You choose, we deliver
If you are interested in this story, you might be interested in others from The Journal Gazette. Go to and pick the subjects you care most about. We'll deliver your customized daily news report at 3 a.m. Fort Wayne time, right to your email.


  • Harding teacher gets icy boost
    The Ice Bucket Challenge has pulled in millions of dollars for ALS, also known as Lou Gehrig’s disease.
  • Grace gets innovative to recruit students
    Kristen Bellinger, an 18-year-old senior from Columbus, Indiana, wasn’t sure where she wanted to go to school before she visited the campus of Grace College in Winona Lake.
  • At North Side, industrial gear cranking out job-ready grads
    Take a stroll through Phil Springer’s Hire Technology workshop at North Side High School and you’ll see sandblasters, band saws, lathes and laser engravers. In this place, kids can get their hands dirty, and it’s OK.
general assembly

Pre-K study better than nothing, say lawmakers

– Republican House Speaker Brian Bosma seemed resigned Thursday to the fact that a state-funded preschool pilot program won’t happen this year.

His comments came a day after a Senate panel gutted House Bill 1004, choosing instead to further study the issue of early learning this summer.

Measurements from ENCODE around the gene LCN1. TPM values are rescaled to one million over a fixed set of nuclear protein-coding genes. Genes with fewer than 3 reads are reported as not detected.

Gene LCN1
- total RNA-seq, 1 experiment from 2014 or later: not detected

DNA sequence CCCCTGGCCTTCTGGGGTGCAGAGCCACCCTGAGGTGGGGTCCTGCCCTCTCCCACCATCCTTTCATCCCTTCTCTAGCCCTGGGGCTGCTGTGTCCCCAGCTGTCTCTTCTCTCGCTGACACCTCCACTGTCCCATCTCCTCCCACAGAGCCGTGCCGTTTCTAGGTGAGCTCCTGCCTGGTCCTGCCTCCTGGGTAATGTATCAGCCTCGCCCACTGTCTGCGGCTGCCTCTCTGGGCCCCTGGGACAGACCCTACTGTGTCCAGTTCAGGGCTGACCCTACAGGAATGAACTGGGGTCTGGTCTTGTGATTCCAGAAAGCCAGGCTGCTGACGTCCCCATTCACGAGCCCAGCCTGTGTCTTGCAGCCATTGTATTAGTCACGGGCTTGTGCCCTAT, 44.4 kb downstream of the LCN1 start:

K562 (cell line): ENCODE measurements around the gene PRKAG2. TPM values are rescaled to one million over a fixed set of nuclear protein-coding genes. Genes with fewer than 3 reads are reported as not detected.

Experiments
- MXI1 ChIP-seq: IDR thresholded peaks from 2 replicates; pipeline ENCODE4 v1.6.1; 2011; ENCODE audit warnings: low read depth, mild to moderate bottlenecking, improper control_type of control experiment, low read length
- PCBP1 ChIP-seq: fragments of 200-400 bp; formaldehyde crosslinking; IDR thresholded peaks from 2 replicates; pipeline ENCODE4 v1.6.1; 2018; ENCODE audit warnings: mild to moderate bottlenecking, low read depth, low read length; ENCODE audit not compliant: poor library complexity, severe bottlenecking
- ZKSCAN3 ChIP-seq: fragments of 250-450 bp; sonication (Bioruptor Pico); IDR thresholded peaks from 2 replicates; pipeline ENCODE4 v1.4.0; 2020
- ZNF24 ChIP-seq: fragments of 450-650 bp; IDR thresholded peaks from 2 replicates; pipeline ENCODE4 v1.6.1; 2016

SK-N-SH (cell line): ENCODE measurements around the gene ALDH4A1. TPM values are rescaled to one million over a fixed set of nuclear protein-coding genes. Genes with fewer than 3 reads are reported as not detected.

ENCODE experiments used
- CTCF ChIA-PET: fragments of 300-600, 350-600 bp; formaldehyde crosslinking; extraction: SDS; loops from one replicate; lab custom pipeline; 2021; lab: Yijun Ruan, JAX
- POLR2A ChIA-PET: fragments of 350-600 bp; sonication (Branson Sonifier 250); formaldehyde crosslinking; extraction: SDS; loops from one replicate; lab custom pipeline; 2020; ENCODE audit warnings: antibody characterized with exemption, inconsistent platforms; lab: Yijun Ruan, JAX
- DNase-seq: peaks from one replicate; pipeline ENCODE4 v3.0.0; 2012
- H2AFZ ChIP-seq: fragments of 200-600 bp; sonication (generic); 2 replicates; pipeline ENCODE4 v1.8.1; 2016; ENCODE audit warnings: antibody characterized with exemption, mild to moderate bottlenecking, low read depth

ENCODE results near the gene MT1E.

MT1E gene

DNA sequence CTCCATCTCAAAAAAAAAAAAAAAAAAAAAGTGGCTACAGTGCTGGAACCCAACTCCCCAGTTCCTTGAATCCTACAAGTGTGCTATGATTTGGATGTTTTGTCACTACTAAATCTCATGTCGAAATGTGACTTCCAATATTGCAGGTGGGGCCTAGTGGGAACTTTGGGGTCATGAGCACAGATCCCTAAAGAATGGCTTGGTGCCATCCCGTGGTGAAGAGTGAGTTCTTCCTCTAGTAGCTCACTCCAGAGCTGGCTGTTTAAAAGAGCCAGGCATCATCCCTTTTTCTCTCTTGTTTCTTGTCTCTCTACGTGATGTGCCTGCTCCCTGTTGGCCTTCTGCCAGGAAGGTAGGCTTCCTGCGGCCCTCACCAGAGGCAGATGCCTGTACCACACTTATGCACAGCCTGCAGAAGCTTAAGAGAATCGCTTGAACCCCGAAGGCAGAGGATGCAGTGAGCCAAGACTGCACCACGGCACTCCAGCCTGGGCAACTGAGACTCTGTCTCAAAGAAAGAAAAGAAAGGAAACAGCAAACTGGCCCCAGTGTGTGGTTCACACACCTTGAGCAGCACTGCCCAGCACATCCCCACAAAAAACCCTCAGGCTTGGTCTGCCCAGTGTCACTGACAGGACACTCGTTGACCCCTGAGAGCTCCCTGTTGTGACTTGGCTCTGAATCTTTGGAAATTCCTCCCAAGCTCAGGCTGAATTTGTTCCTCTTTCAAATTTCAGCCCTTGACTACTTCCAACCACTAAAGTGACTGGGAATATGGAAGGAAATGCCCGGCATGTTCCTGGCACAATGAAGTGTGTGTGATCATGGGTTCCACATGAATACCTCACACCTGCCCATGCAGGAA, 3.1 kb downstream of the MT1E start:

“I’m not sure that one’s going to be accomplished,” Bosma said during a meeting with reporters.

He was much more upbeat about negotiations on a personal property tax cut for businesses and more highway road funding.

“We haven’t thrown the towel in on that, but it’s difficult to have three issues and walk away with three wins,” Bosma said. “Even agreement for a major study of pre-kindergarten is actually a victory, because it’s been difficult to get people at the table to hear and receive information and opinions in this regard.

“It will probably require a study committee to overcome some of the objections.”

Bosma and the House Republicans have pushed for a pilot preschool program for two years, and this year, Gov. Mike Pence also got on board, making it a key legislative priority.

Indiana is one of only 10 states that don’t directly fund pre-kindergarten education. Supporters said statistics show kids in poverty show up to school already behind. Senate Republicans have been hesitant about preschool because of studies showing varying levels of long-term effectiveness.

Democrats, on the other hand, have been supportive of the push for pre-kindergarten and some are disappointed that it won’t happen this year.

“I think we’re delaying and missing an opportunity,” said Rep. Kreg Battles, D-Vincennes. “We’re going to wait and take the risk that there will be future higher priorities. I guess a study is better than nothing. Right now we are just kicking the can down the road.”